Organisational structure, decision making and work culture of Nijera Kori
The core value of Nijera Kori’s management structure and decision-making system is guided by the philosophy of ‘participatory democracy’. The overall governance of the organisation rests with the ‘General Body,’ which elects the ‘Governing Body’ for two years. General Body, made up 39 members, which is responsible for overall governance and elects a Governing Body, every two years. The role of the Governing Body who meet quarterly, is to ratify policies and programs proposed by Nijera Kori, to approve the audited account and budget for the coming year, as required by government legislation and to appoint the Co-ordinator who is responsible for coordinating the overall programmes and management of Nijera Kori on regular basis.
Nijera Kori’s organizational structure and culture demonstrate the basic organisational principles to which it is committed. Therefore, for linking the grassroots, on the other hand, each area office has 3-4 sub-centres, which are made up of female and male field staff. They, through living collectively in a centre in the field, manage the activities of Nijera Kori along with the landless people. The groups themselves have their own structure for group activities.
At present, Nijera Kori’s has 14 anchal (area) and 31 upa-kendra (sub-centre). In its headquarters, there is a central team which is made up of the coordinator, 3 central organisers and 3 central trainers. This team oversees organisation-wide co-ordination, administration overall programmes. The Dhaka office is also made up of the cultural team, accounts office, reporting and monitoring team, administrative and other support staff. Field level responsibility for these functions are decentralised to the divisional and anchal teams.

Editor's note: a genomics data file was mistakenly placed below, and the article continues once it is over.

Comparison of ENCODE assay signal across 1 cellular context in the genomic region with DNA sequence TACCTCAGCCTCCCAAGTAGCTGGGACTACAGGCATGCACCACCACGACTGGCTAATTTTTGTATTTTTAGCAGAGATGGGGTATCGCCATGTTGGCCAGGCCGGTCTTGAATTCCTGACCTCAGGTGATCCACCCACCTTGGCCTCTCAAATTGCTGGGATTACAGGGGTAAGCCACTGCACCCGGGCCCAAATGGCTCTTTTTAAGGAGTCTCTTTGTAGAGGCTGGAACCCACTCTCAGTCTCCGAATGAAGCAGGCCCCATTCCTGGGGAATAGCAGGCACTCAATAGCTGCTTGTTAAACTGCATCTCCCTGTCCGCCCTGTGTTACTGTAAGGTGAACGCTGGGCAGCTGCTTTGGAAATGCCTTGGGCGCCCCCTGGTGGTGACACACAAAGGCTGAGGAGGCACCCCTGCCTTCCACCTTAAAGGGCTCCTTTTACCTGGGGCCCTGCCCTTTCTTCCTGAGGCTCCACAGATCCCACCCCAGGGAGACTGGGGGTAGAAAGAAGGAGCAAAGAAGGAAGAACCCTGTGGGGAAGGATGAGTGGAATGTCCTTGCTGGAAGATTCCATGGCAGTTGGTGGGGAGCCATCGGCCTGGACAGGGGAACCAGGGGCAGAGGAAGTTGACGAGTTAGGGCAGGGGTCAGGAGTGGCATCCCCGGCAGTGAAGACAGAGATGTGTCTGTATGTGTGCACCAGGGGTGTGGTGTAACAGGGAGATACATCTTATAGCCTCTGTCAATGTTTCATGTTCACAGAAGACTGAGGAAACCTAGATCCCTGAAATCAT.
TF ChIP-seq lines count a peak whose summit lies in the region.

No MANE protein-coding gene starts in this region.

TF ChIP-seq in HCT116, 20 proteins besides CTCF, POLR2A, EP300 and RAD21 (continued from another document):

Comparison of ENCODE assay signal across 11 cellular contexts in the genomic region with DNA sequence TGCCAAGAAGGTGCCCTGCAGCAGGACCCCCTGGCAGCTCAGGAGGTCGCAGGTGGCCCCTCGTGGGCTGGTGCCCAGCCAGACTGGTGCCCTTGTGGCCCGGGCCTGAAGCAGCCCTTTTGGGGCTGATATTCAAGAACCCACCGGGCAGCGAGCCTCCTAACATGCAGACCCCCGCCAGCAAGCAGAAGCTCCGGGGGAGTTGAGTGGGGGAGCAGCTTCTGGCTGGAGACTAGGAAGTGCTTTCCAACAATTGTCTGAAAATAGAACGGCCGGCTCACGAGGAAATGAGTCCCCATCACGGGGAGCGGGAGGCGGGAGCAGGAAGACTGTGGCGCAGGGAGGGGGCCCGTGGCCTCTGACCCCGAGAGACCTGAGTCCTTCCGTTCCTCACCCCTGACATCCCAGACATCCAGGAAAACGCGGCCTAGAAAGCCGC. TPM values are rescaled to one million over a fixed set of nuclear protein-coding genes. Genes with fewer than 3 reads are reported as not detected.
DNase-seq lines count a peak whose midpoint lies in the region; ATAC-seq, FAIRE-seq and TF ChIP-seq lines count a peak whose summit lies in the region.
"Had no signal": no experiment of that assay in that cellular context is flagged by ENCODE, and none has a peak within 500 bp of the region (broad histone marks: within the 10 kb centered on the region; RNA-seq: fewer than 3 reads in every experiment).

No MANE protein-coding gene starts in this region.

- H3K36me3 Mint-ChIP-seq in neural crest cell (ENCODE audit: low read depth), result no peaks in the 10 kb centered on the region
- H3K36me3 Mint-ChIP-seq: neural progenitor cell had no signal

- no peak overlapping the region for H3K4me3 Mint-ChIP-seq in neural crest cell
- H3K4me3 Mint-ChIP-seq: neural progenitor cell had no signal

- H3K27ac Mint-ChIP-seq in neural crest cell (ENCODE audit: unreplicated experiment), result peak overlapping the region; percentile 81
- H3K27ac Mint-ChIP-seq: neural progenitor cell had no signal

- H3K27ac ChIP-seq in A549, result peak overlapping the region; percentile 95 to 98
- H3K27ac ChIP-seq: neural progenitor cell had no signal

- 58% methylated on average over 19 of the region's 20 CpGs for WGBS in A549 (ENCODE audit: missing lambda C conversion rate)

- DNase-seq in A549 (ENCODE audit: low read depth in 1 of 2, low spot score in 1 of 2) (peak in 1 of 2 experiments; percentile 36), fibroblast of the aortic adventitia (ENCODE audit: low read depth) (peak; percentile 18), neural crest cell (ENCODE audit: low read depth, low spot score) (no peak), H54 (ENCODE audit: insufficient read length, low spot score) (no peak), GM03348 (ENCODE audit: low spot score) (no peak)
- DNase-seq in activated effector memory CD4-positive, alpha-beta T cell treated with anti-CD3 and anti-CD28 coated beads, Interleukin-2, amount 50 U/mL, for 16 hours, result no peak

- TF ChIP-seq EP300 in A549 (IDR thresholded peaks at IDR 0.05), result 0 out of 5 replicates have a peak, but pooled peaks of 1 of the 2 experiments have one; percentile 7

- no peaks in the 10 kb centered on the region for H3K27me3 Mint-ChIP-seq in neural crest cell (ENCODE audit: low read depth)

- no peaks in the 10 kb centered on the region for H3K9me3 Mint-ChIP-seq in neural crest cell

Programmatic decision-making, monitoring and reporting
Monitoring based on documentation, feedback and deliberation, is a central organisational principle of Nijera Kori. All officials with decision-making responsibilities, with the exception of the Coordinator, are elected from amongst the staff to the relevant levels and councils. For instance, each division elects a Divisional Coordinator who works with a Divisional Council to co-ordinate and provides overall supervision at divisional level. The Divisional Coordinator also represents the division in the central executive council which has strategic executive powers. There is provision for an additional woman member if no woman is on any of the elected committees, but this was never needed.
The entire staff at both field and central levels participate in strategic decision-making, both directly and through these elected representatives. Nijera Kori’s decision-making, reporting and evaluation processes are closely inter-twined. There is a great deal of emphasis on documenting these processes through written minutes, reports of visits and activity reports, all of which are then synthesised into the annual report. Decisions are made and modified, and progress evaluated through open and participatory processes on the basis of these vertical (mainly staff) and horizontal (amongst staff and groups) flows of information (Annex A). Importantly, staffs are informed by the self-reflection and learning process of groups. This is particularly important in the context of protests and struggles for physical occupation of Khas land, where decisions on how to act have to be made by groups themselves, and not staff.